The Current

The British Museum's loan of Parthenon Marbles to Russia ignites repatriation debate

The Parthenon Marbles have sat for centuries in the British Museum. You may even know them, as the Elgin Marbles. Calls to return them to their homeland of Greece have grown louder each year and have reached fever pitch now that the marbles have been loaned to Russia for a museum display....
Listen27:28
The Parthenon Marbles have sat for centuries in the British Museum. You may even know them, as the Elgin Marbles. Calls to return them to their homeland of Greece have grown louder each year and have reached fever pitch now that the marbles have been loaned to Russia for a museum display.

ParthenonMarbles-insert.jpg

Five girls walk in a single file, part of a collection of stone objects, inscriptions and sculptures, known as the Elgin Marbles displayed at the Parthenon Marbles' hall at the British Museum. (Reuters/Dylan Martinez)


There's a controversy brewing and all of civilization has a stake in the case of the ancient Greek sculptures and where they should live.

Geoffrey Robertson has been advising the government of Greece on its legal claim over the Parthenon Marbles which are also known as the Elgin Marbles. They're a collection of Classical Greek sculptures that once made up part of the Parthenon, but were carted back to England by the Earl of Elgin in the early 1800s.They've sat since then in the British Museum, but Greece has long insisted that the marbles should be returned.

Greece even has a space waiting for them--- in the Acropolis Museum, alongside the rest of the Marbles that once adorned the Parthenon. The debate over bringing the marbles back has gone on for years.... in fact just last month the U.N.'s cultural body, UNESCO, called on both sides to negotiate.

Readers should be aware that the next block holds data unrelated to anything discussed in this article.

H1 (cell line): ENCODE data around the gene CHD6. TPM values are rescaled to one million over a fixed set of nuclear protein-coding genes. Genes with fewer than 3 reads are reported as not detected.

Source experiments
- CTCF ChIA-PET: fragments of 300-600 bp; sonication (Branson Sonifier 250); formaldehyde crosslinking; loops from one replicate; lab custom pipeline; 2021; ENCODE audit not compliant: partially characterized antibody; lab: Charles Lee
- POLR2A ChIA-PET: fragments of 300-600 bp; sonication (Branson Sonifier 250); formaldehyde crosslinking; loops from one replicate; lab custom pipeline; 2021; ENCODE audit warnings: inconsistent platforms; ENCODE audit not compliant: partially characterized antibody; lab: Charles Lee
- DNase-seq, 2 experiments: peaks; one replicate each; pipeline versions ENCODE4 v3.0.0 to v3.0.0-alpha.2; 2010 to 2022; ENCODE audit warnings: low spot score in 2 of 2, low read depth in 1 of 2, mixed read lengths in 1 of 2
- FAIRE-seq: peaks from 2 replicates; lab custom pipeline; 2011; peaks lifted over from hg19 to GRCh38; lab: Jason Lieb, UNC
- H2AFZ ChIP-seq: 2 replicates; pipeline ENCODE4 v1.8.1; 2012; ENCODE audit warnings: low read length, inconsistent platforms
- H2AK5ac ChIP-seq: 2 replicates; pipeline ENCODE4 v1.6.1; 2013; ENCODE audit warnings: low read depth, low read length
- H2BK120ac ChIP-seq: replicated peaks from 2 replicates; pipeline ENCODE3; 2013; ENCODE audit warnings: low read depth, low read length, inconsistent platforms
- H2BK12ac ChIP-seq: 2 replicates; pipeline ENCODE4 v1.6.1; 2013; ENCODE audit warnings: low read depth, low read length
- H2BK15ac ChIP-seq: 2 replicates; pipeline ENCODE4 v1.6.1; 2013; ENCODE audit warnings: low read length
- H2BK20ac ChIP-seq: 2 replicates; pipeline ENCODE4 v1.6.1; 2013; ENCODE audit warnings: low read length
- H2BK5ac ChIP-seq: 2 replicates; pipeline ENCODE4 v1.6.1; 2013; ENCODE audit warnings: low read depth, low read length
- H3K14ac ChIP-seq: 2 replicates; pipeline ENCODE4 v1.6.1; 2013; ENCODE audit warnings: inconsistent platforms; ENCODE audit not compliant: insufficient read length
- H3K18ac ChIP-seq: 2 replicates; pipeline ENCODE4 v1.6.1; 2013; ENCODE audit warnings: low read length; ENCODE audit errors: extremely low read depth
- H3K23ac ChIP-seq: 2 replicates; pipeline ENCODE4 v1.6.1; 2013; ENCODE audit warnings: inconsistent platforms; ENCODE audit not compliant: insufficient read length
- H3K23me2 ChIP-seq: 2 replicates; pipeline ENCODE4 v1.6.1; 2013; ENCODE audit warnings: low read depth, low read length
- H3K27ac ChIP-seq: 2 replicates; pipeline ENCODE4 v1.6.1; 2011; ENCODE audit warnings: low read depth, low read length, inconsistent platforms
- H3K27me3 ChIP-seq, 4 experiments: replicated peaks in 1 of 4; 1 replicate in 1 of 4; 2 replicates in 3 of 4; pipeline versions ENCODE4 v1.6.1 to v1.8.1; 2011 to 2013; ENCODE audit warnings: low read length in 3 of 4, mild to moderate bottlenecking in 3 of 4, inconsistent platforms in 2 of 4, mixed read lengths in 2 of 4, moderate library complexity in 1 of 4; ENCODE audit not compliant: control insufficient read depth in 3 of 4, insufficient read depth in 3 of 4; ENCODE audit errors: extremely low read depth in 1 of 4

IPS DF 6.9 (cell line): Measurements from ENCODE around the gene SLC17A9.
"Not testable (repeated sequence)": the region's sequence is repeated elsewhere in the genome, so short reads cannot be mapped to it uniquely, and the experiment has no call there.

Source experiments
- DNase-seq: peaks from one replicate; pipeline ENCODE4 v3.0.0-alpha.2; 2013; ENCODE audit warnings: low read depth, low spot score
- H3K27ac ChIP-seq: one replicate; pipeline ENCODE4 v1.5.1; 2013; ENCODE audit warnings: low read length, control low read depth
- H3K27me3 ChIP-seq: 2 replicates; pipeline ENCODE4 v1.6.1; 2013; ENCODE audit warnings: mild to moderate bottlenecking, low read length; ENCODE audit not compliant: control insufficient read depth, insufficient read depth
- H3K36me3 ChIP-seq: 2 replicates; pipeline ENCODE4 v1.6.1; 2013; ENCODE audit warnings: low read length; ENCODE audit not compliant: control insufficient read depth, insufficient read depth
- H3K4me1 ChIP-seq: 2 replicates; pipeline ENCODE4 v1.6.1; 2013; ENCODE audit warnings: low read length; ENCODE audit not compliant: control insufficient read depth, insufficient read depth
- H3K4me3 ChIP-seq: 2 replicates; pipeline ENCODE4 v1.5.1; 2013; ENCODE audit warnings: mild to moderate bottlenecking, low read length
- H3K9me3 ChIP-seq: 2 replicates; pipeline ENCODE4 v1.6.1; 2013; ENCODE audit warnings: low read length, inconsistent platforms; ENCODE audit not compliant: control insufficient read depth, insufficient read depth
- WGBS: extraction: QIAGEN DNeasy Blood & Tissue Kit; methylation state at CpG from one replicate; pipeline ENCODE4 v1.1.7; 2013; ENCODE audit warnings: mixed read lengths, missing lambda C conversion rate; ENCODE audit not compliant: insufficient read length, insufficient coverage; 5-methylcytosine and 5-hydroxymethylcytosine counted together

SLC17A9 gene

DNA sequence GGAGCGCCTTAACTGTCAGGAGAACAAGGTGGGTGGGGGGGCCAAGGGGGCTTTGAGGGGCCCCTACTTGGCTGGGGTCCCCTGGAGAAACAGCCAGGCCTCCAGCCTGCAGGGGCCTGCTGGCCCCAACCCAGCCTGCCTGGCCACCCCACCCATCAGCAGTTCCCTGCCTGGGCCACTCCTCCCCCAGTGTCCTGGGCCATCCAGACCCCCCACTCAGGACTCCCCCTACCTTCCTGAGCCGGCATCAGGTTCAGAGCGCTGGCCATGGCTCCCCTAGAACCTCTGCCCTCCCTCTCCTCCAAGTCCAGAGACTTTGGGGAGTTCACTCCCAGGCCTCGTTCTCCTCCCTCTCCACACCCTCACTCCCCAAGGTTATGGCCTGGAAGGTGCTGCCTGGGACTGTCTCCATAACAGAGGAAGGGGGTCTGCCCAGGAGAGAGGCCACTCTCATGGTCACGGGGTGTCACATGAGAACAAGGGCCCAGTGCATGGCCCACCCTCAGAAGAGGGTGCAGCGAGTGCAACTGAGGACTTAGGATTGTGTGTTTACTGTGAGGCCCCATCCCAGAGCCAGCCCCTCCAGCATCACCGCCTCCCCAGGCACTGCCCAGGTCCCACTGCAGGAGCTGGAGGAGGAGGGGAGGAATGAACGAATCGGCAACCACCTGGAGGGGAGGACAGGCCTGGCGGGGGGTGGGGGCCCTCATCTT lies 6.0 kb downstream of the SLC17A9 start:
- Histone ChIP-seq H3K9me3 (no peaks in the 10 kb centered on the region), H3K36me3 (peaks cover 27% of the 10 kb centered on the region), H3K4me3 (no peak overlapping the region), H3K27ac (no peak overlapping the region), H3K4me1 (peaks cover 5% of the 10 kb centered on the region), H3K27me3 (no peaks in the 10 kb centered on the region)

But there's a new urgency to the question now that the British Museum has loaned one of the marbles to the Hermitage Museum, in St. Petersburg Russia. As British lawyer Geoffrey Robertson argues... if the artifacts can be sent away on loan to Russia, then surely they could be given back to Greece?

To help us understand what this latest move by the British Museum means for the future of the marbles, we were joined by Evangelos Kyriakidis. He is a Senior Lecturer in Classical and Archaeological Studies at University of Kent.

Elena Korka is the with the Greek Ministry of Culture and has been involved in restitution efforts since 1986. She was in Athens.

Jim Cuno believes that not everything should return to its place of origin. He is an art historian and curator as well as the President and CEO of the J. Paul Getty Trust. He recently wrote an essay in Foreign Affairs called "The Case Against Repatriating Museum Artifacts."


We'd like to hear what you think of this story. Should works of art like the Elgin marbles be returned to their original home? Or is having them in encyclopedic museums for the world to see a better option?

Tweet us @thecurrentcbc. Or e-mail us through our website. Find us on Facebook. Call us toll-free at 1 877 287 7366. And as always if you missed anything on The Current, grab a podcast.

This segment was produced by The Current's Lara O'Brien.

Comments

To encourage thoughtful and respectful conversations, first and last names will appear with each submission to CBC/Radio-Canada's online communities (except in children and youth-oriented communities). Pseudonyms will no longer be permitted.

By submitting a comment, you accept that CBC has the right to reproduce and publish that comment in whole or in part, in any manner CBC chooses. Please note that CBC does not endorse the opinions expressed in comments. Comments on this story are moderated according to our Submission Guidelines. Comments are welcome while open. We reserve the right to close comments at any time.